Overview of the Case: The Securities and Exchange Commission claims Mark D. Begelman misused proprietary information regarding the merger of Bluegreen Corporation with BFC Financial Corporation. Mr. Begelman allegedly learned of the acquisition through a network of professional connections known as the World Presidents’ Organization (Maglich). Members of this organization freely share non-public business information with other members in confidence; however, Mr. Begelman allegedly did not abide by the organization’s mandate of secrecy and leveraged private information into a lucrative security transaction. As stated in the summary of the case by the SEC, “Mark D. Begelman, a member of the World Presidents’ Organization (“WPO”), abused…show more content… Analysis: The facts of the case are circumstantial yet lay out a pattern of wrongdoing by the defendant. Specifically that Begelman willfully used non-public information to his financial advantage. The following timeline is indeed suspicious but no “smoking gun” or direct evidence of wrongdoing.
1. Begelman attends a conference with the WPO.
2. The WPO includes members privy to non-public information surrounding the merger.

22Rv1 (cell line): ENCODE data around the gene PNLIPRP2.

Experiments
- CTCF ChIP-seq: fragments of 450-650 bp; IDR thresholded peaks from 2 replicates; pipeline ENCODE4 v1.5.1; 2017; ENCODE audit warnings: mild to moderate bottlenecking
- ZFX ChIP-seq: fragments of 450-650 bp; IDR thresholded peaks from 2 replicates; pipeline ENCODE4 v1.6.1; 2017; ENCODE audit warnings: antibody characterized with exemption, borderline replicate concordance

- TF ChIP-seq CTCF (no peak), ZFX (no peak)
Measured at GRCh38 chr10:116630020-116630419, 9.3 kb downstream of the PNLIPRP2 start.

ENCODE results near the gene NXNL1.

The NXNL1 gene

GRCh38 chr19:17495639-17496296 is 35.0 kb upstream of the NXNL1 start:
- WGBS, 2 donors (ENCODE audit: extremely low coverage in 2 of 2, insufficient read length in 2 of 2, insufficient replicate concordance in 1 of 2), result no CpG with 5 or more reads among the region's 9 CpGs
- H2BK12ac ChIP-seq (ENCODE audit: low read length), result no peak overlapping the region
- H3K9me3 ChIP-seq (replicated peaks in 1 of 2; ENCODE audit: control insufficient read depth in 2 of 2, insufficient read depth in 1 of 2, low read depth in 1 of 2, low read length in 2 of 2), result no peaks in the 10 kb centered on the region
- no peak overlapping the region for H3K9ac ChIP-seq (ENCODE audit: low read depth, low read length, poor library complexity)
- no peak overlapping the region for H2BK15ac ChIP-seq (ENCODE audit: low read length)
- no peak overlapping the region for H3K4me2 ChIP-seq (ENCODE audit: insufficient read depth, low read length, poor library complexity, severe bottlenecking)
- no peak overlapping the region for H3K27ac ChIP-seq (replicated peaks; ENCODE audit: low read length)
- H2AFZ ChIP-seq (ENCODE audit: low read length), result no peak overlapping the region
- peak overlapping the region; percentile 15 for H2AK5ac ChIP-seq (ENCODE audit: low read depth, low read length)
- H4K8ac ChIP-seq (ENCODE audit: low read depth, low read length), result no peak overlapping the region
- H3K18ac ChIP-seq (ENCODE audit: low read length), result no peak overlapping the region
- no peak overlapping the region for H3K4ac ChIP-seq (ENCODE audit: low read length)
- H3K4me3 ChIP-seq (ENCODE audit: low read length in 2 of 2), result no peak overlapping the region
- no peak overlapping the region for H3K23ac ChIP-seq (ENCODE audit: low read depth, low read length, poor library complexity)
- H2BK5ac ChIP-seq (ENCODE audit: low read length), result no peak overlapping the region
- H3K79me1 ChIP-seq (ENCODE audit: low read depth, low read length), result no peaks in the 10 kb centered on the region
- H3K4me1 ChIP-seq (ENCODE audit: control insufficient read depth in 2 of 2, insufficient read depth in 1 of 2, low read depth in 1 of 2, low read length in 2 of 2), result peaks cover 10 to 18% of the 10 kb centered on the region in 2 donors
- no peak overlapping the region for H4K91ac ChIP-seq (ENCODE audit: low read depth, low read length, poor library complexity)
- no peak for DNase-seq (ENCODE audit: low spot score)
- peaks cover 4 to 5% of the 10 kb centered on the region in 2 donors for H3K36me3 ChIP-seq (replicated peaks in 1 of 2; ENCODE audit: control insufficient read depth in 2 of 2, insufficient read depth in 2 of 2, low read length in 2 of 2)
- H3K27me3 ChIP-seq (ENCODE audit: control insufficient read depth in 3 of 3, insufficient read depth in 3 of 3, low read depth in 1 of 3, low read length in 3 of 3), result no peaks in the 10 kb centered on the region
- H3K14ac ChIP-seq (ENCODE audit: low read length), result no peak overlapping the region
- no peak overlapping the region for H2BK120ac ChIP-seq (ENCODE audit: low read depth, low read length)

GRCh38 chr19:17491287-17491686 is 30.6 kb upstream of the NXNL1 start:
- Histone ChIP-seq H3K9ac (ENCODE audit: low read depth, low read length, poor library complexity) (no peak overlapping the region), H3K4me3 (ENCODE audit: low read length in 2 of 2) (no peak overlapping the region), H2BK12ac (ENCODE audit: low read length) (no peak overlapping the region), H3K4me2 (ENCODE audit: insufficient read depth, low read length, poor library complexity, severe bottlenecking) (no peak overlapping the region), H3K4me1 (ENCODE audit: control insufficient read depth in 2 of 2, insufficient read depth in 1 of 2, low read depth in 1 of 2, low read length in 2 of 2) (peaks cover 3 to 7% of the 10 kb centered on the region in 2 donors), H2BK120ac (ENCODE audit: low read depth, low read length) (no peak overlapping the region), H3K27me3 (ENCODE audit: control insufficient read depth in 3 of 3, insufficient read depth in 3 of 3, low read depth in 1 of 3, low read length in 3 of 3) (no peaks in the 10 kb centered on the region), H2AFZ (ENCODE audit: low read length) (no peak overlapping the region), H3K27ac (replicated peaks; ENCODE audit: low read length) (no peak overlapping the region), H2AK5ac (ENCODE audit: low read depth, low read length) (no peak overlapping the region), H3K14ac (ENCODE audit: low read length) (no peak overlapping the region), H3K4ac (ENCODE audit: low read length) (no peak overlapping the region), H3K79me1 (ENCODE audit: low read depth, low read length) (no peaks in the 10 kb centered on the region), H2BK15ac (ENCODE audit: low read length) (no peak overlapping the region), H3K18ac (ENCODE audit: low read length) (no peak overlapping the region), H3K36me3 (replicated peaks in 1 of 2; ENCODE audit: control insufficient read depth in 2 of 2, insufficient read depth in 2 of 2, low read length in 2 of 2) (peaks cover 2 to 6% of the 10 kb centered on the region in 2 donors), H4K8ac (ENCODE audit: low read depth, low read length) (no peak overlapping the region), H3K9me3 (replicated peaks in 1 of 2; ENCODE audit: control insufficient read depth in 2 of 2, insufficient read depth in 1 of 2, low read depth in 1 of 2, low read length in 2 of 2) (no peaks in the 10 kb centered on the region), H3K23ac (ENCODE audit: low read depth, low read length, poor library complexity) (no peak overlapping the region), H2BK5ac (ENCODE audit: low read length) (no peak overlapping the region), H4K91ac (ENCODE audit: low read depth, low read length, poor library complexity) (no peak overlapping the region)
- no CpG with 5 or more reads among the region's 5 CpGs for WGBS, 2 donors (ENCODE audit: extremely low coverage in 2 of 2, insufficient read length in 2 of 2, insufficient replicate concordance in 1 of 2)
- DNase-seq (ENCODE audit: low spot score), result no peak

3. Begelman maintains a close relationship with said members.
4. Days before the merger is made public, Begelman initiates a trade for 25K shares of Bluegreen stock
5. Begelman holds the stock for 15 days.
6. Begelman sells his position in Bluegreen the day the merger is announced for a $14K realized gain.
How strong is the case? It is not definitive given the information available but in reality the truth does not matter. Mounting a defense against the SEC makes little sense for Begelman. Being a civil case, criminal charges are not a consideration. The state is seeking a civil penalty and a repayment of the gains (Securities and Exchange Commission). If Begelman surrenders his profits and pays a penalty of $15K he is able to avoid any admission of wrongdoing (Gehrke-White). Thus, it is pragmatic and financially beneficial (avoid prolonged legal fees) for Begelman to settle and move on regardless of his actual guilt or innocence. The only winner in the case is the State. The SEC effectively extorts $30K from the defendant by